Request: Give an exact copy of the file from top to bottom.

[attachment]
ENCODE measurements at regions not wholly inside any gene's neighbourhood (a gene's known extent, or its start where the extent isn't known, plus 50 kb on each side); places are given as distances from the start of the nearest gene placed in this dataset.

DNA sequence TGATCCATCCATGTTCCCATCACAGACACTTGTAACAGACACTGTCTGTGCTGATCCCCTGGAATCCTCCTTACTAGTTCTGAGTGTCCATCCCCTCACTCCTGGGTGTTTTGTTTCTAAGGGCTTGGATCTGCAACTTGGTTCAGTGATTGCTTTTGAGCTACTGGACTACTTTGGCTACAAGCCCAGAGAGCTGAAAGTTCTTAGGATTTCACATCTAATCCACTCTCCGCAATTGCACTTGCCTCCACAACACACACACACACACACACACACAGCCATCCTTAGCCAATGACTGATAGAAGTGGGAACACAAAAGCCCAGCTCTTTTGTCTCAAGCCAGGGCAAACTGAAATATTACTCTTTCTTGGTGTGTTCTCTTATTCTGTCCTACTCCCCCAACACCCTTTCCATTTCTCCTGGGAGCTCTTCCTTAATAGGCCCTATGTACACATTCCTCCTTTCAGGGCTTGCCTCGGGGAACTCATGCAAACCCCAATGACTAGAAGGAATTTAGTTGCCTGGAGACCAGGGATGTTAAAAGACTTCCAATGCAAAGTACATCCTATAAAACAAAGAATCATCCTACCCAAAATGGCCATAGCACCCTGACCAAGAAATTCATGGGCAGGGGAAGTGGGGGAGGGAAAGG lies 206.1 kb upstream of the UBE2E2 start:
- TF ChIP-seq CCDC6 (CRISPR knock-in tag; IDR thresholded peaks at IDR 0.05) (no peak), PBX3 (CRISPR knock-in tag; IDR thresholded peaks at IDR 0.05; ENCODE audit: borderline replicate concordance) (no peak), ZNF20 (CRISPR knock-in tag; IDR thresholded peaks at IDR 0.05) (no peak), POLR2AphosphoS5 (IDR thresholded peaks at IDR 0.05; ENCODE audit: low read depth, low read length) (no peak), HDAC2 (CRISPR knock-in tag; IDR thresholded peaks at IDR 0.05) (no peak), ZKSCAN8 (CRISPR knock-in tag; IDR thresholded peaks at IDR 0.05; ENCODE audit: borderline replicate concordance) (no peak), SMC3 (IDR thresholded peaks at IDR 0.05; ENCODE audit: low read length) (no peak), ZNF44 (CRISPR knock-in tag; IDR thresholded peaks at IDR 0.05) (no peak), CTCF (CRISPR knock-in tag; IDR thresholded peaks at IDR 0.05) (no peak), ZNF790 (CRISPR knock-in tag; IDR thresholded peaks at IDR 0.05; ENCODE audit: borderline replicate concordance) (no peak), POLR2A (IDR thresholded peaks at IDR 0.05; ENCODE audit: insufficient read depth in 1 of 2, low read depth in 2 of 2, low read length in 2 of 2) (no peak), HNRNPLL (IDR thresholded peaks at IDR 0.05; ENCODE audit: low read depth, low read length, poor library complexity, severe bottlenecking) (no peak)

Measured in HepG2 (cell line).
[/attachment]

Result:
ENCODE measurements at regions not wholly inside any gene's neighbourhood (a gene's known extent, or its start where the extent isn't known, plus 50 kb on each side); places are given as distances from the start of the nearest gene placed in this dataset.

DNA sequence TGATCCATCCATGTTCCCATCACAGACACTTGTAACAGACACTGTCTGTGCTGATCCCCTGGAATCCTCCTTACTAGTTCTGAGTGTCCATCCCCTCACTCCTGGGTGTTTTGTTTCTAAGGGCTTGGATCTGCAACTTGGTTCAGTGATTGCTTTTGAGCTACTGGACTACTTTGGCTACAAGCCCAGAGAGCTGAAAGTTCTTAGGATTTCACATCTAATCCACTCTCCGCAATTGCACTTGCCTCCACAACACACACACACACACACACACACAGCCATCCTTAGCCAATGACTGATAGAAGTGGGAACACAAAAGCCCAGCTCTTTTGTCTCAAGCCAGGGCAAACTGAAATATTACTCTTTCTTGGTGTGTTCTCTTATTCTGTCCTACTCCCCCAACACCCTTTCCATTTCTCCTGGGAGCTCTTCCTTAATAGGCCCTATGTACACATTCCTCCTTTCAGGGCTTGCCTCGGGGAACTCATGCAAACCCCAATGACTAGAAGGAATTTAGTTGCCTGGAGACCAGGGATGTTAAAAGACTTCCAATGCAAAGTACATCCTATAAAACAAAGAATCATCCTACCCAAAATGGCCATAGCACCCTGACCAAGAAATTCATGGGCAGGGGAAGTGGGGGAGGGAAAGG lies 206.1 kb upstream of the UBE2E2 start:
- TF ChIP-seq CCDC6 (CRISPR knock-in tag; IDR thresholded peaks at IDR 0.05) (no peak), PBX3 (CRISPR knock-in tag; IDR thresholded peaks at IDR 0.05; ENCODE audit: borderline replicate concordance) (no peak), ZNF20 (CRISPR knock-in tag; IDR thresholded peaks at IDR 0.05) (no peak), POLR2AphosphoS5 (IDR thresholded peaks at IDR 0.05; ENCODE audit: low read depth, low read length) (no peak), HDAC2 (CRISPR knock-in tag; IDR thresholded peaks at IDR 0.05) (no peak), ZKSCAN8 (CRISPR knock-in tag; IDR thresholded peaks at IDR 0.05; ENCODE audit: borderline replicate concordance) (no peak), SMC3 (IDR thresholded peaks at IDR 0.05; ENCODE audit: low read length) (no peak), ZNF44 (CRISPR knock-in tag; IDR thresholded peaks at IDR 0.05) (no peak), CTCF (CRISPR knock-in tag; IDR thresholded peaks at IDR 0.05) (no peak), ZNF790 (CRISPR knock-in tag; IDR thresholded peaks at IDR 0.05; ENCODE audit: borderline replicate concordance) (no peak), POLR2A (IDR thresholded peaks at IDR 0.05; ENCODE audit: insufficient read depth in 1 of 2, low read depth in 2 of 2, low read length in 2 of 2) (no peak), HNRNPLL (IDR thresholded peaks at IDR 0.05; ENCODE audit: low read depth, low read length, poor library complexity, severe bottlenecking) (no peak)

Measured in HepG2 (cell line).